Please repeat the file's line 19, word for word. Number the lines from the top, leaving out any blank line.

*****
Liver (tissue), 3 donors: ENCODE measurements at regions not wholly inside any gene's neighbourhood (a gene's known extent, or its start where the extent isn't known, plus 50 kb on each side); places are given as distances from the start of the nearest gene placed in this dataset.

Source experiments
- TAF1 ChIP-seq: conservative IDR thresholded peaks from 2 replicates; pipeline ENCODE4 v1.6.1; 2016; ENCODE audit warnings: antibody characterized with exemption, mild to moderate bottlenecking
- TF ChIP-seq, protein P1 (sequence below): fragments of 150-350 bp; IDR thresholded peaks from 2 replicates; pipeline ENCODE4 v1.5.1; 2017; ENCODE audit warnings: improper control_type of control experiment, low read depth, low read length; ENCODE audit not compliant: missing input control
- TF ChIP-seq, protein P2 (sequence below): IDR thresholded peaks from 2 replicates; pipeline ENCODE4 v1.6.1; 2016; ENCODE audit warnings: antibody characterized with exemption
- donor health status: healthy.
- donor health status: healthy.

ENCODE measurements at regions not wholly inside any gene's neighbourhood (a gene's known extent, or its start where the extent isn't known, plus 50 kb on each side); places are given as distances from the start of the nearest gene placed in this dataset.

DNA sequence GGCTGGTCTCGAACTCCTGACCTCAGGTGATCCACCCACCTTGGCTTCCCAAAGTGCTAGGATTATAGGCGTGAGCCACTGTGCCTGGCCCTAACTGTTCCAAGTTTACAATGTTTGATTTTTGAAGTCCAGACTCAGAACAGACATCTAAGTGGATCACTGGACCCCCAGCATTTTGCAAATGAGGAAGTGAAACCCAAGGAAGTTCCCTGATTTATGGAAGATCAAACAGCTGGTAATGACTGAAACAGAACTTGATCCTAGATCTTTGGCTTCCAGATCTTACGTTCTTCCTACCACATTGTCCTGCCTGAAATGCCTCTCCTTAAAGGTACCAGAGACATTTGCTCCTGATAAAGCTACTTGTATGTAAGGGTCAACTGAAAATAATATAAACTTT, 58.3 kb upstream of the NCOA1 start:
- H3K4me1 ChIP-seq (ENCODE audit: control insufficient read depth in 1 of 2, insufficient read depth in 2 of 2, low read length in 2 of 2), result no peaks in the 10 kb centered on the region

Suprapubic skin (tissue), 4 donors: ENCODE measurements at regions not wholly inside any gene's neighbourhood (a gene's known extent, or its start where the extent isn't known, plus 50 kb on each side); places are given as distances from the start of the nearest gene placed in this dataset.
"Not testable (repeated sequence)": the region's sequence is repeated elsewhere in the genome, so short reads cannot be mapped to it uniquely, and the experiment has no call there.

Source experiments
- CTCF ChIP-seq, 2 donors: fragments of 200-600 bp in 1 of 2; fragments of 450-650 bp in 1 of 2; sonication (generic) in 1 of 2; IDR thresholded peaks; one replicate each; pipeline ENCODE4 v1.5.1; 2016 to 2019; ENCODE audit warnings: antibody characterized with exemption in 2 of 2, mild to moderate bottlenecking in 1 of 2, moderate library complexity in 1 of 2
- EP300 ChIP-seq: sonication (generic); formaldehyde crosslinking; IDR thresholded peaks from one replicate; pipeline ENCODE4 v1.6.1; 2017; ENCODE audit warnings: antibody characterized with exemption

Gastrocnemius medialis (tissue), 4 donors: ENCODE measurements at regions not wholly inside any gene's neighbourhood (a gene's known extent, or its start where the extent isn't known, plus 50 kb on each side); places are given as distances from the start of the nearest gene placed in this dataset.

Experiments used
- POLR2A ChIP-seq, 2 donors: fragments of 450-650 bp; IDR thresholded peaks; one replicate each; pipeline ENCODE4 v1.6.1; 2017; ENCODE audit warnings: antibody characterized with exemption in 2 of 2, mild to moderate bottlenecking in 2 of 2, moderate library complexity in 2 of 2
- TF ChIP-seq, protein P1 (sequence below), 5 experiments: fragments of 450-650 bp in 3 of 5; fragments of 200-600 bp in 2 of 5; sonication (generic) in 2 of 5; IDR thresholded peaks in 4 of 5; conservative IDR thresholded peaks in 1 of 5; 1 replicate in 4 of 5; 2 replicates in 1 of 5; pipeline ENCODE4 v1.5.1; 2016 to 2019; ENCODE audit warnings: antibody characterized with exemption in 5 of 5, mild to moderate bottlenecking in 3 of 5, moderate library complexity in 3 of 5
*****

- TF ChIP-seq, protein P1 (sequence below), 5 experiments: fragments of 450-650 bp in 3 of 5; fragments of 200-600 bp in 2 of 5; sonication (generic) in 2 of 5; IDR thresholded peaks in 4 of 5; conservative IDR thresholded peaks in 1 of 5; 1 replicate in 4 of 5; 2 replicates in 1 of 5; pipeline ENCODE4 v1.5.1; 2016 to 2019; ENCODE audit warnings: antibody characterized with exemption in 5 of 5, mild to moderate bottlenecking in 3 of 5, moderate library complexity in 3 of 5